Herbs and other natural supplements are becoming increasingly commonplace in medicine cabinets as Americans get more proactive about preserving health and defying the diseases of aging. But in some people, pills and extracts often dubbed "all natural" don't play nice, say some experts. In a literature review published in the Journal of the American College of Cardiology, Mayo Clinic heart doctors warn of the potentially dangerous interactions that some herbal supplements can cause in heart patients who take blood thinners and drugs to treat high blood pressure, among other medications.
"All these products do have a biologic effect; they are taken because of these effects," explains Arshad Jahangir, cardiologist and researcher at the Mayo Clinic in Scottsdale, Ariz. But a potential interaction with other medications is not something people always consider when popping supplements they believe are derived from plants or roots. "Natural does not always mean safe," he adds. The supplements can lessen the effects of a prescribed medication—say, a drug to control atrial fibrillation, which can put the person at risk of a stroke. Alternatively, herbs might intensify the way a prescribed medication works. For example, the effect of hypertension medications might be enhanced to the point that dangerously low blood pressure results, increasing the risk of dizziness, fainting, falls, and in extreme cases, shock.
Unlike prescription medications, which have to pass muster with the Food and Drug Administration to prove they are both safe and effective, herbal supplements do not. While a few randomized controlled trials (the gold standard in medical research) have been done, says Jahangir, there is a general lack of evidence about safety and effectiveness of the herbs used for centuries for medicinal purposes. An important point, he says, is that the herbs have not been investigated in specific populations, like the elderly or immuno-suppressed individuals, who may be more susceptible to the adverse effects brought by mixing herbs with other medications. And people with chronic diseases, he notes, are often the very people who add herbs to their existing prescription medication regimen. In otherwise healthy adults, says Jahangir, "[herbs] are not as dangerous if used alone, in the absence of other compounds."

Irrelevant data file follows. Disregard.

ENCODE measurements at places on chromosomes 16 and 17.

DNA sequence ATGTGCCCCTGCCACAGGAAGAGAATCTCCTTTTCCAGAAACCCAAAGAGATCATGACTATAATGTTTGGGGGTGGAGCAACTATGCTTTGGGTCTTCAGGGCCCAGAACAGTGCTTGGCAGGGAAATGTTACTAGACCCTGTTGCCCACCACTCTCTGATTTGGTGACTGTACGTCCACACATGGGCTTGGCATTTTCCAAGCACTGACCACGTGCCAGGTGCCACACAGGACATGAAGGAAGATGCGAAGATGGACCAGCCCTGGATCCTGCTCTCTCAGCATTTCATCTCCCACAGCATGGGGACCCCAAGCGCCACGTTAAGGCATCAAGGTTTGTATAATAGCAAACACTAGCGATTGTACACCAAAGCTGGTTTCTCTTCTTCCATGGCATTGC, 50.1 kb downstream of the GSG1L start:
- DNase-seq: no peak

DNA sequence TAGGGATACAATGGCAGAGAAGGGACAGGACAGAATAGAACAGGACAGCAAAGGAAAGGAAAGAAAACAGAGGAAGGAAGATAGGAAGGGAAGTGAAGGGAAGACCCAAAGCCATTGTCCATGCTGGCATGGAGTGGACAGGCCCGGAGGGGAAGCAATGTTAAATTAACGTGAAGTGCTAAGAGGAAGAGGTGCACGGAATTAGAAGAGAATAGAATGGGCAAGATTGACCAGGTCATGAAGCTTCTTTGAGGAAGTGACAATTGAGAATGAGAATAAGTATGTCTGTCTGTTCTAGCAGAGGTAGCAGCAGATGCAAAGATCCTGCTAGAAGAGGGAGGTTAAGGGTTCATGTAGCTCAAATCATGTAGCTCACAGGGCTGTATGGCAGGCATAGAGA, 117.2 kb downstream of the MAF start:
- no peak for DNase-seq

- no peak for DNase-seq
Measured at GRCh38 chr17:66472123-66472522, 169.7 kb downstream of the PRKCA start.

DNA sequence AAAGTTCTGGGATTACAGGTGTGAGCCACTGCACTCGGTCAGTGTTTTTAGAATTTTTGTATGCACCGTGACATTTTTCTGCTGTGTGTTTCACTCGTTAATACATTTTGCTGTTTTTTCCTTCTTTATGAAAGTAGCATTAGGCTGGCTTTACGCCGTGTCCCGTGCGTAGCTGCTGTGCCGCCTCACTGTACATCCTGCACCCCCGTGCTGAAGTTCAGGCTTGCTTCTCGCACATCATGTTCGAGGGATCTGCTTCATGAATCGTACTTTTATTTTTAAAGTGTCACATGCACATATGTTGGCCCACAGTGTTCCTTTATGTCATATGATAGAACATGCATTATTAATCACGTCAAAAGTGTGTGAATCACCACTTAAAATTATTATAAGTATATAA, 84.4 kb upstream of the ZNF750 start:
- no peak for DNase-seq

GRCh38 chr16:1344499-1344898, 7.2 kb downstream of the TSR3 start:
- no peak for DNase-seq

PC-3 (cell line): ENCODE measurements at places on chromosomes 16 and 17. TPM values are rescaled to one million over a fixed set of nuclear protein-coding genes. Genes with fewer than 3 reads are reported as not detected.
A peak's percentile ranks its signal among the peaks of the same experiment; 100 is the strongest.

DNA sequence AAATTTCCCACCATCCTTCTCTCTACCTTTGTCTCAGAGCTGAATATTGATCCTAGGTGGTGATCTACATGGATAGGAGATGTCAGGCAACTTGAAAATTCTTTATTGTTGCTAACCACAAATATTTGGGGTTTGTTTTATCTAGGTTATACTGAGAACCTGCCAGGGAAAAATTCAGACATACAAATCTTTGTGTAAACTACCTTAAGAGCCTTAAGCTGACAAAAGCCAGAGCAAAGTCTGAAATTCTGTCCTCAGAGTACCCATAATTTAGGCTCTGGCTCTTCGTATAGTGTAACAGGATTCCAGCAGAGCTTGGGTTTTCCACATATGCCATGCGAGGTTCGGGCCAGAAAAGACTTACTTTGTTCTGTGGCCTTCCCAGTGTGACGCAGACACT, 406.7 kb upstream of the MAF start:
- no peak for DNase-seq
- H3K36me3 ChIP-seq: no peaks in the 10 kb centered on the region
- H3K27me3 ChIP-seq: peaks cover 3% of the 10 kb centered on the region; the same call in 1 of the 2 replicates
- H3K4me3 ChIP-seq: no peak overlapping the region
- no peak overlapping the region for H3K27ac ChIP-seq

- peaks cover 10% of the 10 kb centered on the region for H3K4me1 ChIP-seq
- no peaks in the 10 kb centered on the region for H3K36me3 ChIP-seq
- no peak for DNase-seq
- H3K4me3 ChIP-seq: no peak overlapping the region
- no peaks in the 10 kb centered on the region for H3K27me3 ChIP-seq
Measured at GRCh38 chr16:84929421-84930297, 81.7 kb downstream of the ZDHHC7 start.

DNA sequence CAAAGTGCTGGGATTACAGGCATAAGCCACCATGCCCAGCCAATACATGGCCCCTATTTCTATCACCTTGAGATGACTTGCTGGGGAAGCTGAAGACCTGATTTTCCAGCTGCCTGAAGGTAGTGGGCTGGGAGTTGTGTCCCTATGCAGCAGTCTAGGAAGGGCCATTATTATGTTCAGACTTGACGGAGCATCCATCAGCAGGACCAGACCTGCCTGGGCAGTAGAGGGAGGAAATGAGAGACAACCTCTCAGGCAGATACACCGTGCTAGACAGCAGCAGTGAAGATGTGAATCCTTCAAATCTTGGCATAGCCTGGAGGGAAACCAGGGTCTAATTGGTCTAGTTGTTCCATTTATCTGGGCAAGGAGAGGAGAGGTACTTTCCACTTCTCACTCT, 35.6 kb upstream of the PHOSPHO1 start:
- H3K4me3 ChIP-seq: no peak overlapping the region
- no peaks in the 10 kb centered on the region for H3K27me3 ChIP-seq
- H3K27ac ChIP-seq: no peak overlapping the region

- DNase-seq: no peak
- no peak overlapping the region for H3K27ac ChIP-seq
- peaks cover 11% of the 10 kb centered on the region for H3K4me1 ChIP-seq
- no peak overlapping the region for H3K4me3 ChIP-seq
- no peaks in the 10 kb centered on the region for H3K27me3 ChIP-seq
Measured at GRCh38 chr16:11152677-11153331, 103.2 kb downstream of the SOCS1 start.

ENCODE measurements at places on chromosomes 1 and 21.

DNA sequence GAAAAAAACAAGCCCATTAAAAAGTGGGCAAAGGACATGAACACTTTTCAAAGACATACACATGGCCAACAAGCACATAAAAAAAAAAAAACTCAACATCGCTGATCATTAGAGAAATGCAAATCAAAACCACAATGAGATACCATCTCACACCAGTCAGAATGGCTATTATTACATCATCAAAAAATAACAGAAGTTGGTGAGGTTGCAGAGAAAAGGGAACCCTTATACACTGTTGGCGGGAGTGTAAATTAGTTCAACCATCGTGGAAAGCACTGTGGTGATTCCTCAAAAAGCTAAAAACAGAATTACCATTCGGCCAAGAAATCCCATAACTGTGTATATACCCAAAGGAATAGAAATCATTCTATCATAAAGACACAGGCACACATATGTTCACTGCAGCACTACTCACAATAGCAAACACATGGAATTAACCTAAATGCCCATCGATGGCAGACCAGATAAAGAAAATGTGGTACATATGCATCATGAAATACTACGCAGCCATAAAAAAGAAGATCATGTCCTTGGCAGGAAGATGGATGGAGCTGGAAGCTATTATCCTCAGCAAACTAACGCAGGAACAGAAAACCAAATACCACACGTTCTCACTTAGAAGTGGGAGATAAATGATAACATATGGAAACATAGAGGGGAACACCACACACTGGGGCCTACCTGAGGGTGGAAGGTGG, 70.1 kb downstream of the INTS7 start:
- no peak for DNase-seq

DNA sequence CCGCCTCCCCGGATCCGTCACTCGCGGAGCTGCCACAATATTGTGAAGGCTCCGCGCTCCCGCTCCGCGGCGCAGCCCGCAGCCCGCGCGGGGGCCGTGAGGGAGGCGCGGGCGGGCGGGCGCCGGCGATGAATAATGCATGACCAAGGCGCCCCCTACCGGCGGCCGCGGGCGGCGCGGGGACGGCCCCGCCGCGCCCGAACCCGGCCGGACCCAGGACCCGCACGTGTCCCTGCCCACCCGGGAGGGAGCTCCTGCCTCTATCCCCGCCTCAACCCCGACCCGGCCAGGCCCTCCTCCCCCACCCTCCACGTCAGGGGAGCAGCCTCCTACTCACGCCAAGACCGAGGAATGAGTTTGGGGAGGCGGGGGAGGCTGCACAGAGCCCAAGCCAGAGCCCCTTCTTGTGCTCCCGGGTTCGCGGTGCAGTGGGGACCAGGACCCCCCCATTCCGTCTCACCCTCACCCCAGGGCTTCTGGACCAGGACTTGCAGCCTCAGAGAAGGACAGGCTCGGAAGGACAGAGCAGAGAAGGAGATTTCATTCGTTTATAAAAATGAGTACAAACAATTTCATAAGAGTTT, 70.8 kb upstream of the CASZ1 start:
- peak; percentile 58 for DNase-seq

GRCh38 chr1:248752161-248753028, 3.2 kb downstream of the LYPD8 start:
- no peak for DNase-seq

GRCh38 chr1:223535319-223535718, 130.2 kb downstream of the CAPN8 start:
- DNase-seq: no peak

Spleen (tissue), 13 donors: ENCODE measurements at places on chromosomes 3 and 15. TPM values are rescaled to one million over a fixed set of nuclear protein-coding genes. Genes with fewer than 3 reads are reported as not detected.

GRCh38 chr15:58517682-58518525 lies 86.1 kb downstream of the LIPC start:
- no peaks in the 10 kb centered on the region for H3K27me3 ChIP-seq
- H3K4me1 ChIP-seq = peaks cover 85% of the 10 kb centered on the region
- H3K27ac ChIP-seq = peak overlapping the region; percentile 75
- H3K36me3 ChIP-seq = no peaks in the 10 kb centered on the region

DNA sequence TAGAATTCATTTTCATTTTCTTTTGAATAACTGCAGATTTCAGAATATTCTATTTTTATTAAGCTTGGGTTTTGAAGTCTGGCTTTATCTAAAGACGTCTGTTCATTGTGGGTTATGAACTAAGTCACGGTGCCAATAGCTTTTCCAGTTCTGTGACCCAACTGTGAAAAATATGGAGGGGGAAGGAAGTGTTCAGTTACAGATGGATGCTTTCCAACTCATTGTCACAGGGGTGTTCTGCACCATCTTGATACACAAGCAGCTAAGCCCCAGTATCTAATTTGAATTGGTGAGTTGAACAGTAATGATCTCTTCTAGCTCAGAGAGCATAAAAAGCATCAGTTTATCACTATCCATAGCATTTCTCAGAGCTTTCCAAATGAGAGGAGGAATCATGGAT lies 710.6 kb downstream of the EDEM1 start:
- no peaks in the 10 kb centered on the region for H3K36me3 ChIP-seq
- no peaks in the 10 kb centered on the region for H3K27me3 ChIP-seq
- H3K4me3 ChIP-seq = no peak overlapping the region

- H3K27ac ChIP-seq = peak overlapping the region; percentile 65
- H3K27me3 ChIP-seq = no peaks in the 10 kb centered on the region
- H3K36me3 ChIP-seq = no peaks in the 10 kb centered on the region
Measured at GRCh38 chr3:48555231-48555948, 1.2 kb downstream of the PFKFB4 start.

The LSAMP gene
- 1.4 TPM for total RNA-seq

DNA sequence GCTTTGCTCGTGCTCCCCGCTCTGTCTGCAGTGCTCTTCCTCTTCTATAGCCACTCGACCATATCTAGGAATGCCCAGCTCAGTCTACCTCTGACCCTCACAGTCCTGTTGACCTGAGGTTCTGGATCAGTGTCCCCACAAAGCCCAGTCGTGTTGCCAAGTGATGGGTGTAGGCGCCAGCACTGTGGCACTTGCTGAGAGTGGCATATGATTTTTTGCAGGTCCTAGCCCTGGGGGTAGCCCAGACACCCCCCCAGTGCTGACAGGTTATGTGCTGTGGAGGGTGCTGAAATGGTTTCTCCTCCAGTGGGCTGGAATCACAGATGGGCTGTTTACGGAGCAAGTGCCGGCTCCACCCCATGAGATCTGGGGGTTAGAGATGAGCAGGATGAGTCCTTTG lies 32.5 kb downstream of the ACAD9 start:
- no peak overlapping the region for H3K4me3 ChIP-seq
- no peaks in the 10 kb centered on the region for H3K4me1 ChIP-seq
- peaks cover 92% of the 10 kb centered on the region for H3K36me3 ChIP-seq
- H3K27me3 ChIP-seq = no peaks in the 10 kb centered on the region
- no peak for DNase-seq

Be upfront with your doctor about what you're taking, say experts. "From a practical point of view, it's money spent for no gain and potential risk," says Daniel Mark, a cardiologist at Duke University School of Medicine. "But if people take it regardless of what we [traditional medical clinicians] tell them, at least let's keep the channels of communication open." Because these pills do not have to meet the bar for approval set by the FDA, what you're ingesting is "a crapshoot," says Mark. Not only are the levels of the active ingredients not necessarily uniform; the manufacturing practices are not well regulated.
He wants his patients to tell him about all of their prescription medications so he can evaluate that list for potentially harmful interactions, and also about the herbs, vitamin supplements, and over-the-counter drugs they take. Jahangir suggests not only telling your physician about all the pills and extracts you take but also notifying your pharmacist, as he or she may have more insight into potential drug-drug interactions as well as drug-herb or drug-food interactions. He also implores clinicians to become more vigilant about asking patients for the full list of supplements and over-the-counter pills they take for medicinal purposes.
Read about 9 commonly used herbs—typically taken in pill or capsule form—and one food that might pose a risk to your ticker if you have heart disease or are taking certain cardiovascular drugs.